What we can learn from this global pandemic is that the global circulation of capital precipitates the global circulation of deadly pathogens. The penetration of capital into almost all parts of the planet has resulted in the destruction of complex ecosystems, the dispossession of more and more living beings (humans and non-humans), the rise of industrial agriculture and ‘meat farms,’ the cultural capital attached to eating ‘wild’ animals by urban dwellers, and the expanding supply chain of commodities. Each of these have contributed to the breeding and spreading of novel viruses.

Yet, none of this reality is reflected in responses to COVID-19 by either nation-states or capital. Instead, each nation-state touts its border controls as its first ‘line of defense’ (in keeping with the general militarised jingoism of the pandemic). Meanwhile, capital discourages efforts to halt transmission of the disease while pushing for the quick ‘opening up’ of the economy. Nation-states have largely gone along with this by refusing to organise the redistribution of wealth necessary to ensure that people can survive without jobs.

Many imagining themselves as members of the ‘nation’ cheer on such approaches, thereby further fanning the flames of racism/nationalism and deflecting attention away from inept governments and rapacious capitalist markets. Such approaches are on full display in the United States (but not only here).

On 31 January 2020, the same day the novel coronavirus was first declared a public health emergency, Trump issued an executive order blocking the entry of anyone who had been in China in the last 14 days. On 11 March 2020, Trump extended the travel ban to include the 26 EU Schengen states. On 14 March, it was extended further to encompass the UK and Ireland.

In keeping with the structural importance of national citizenship to current regimes of power, these travel bans do not apply to US residents and family members or spouses of US residents or citizens, even though they may very well be the ones carrying and spreading COVID-19. In any case, the first person diagnosed with COVID-19 in the US was announced more than ten days before the very first travel ban. Since then, the number of COVID-19 cases has continued to increase. So too have border control measures.

Supposedly to ‘protect the public health,’ on 20 March 2020 the US Centers for Disease Control and Prevention issued a health order denying people seeking asylum the protections afforded them under national law and allowing them to be summarily deported. From 21 March 2020 to 30 April 2020, more than 20,000 migrants were expelled, mostly to Mexico.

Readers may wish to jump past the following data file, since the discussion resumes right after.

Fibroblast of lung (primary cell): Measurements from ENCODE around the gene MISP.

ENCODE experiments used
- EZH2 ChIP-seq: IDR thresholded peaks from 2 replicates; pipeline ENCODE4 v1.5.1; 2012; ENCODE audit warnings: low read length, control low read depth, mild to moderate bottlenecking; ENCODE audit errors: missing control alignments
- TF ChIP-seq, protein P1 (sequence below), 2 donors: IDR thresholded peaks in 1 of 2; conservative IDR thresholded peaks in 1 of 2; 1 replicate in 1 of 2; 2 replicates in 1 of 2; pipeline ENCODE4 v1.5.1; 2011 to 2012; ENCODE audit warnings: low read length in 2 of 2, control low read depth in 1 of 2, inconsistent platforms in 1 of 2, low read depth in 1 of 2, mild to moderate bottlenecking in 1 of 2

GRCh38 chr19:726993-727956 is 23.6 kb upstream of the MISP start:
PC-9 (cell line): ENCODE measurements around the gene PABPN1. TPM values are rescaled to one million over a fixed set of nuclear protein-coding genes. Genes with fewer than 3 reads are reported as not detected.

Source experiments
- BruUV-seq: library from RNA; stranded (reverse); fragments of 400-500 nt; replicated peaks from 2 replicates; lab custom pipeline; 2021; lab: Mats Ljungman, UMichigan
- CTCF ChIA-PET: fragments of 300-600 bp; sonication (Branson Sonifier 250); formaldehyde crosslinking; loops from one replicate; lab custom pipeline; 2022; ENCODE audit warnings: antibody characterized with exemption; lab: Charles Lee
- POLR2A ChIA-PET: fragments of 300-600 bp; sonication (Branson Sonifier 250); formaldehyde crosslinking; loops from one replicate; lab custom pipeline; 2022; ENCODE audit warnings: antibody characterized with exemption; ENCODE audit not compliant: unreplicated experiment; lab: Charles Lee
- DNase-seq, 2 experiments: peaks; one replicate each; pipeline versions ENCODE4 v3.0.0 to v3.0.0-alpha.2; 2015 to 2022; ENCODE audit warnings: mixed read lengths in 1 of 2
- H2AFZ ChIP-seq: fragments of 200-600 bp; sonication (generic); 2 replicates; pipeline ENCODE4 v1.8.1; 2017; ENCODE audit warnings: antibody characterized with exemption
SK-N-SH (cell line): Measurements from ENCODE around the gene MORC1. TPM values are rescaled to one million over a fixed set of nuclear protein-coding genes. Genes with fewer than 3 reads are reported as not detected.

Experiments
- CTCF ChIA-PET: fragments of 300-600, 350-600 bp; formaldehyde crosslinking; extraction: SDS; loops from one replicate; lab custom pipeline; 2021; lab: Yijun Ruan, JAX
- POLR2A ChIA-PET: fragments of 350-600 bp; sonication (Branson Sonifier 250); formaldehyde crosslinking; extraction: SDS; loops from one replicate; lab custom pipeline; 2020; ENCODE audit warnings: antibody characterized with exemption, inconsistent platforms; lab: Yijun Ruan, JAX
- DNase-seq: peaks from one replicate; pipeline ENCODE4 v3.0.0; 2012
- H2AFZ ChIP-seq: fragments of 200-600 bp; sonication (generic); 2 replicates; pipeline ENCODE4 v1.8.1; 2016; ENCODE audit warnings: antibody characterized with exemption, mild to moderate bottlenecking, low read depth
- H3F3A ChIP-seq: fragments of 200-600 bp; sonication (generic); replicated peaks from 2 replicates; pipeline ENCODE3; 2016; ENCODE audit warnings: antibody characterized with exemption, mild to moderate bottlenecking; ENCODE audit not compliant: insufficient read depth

Migrants are deported from the US to Mexico, March 2020 (image: Asociacion Pop No’j)


Of this number, 915 were unaccompanied children seeking asylum. A New York Times reporter found that, ‘some young migrants have been deported within hours of setting foot on American soil. Others have been rousted from their beds in the middle of the night in U.S. government shelters [sic] and put on planes out of the country without any notification to their families’ (Dickerson 2020). Disavowing responsibility for the harm they do to others, the US government is largely silent about the spread of COVID-19 in its Immigration and Customs Enforcement (ICE) concentration camps or their deporting of people with the virus to nation-states with far less resources than the US. This too is a form of ‘social distancing.’

At the same time, nationalism doesn’t prevent people from demanding that what they need and want from ‘outside’ continues to enter, including personal protective equipment, medicine, food, clothing, entertainment and people recruited to work in sectors deemed ‘essential’ for the well-being of the citizenry. While industries of healthcare, agriculture, meatpacking and more would cease to operate were non-citizen workers not permitted to enter and work in the US, these workers are denied the rights and protections available to the citizenry they serve.

The issue, then, is hardly about movement. Nation-states actively organise the movement of people, other living beings, capital, commodities and more – but only on terms that maintain ‘social distancing.’ That is, only on terms that will keep power and resources out of the reach of most people and only on terms that will ensure our continued separation from one another.

This is not a contradiction, so far as nationalists are concerned. Instead, it is a powerful testimony of the importance of separation to ruling relations.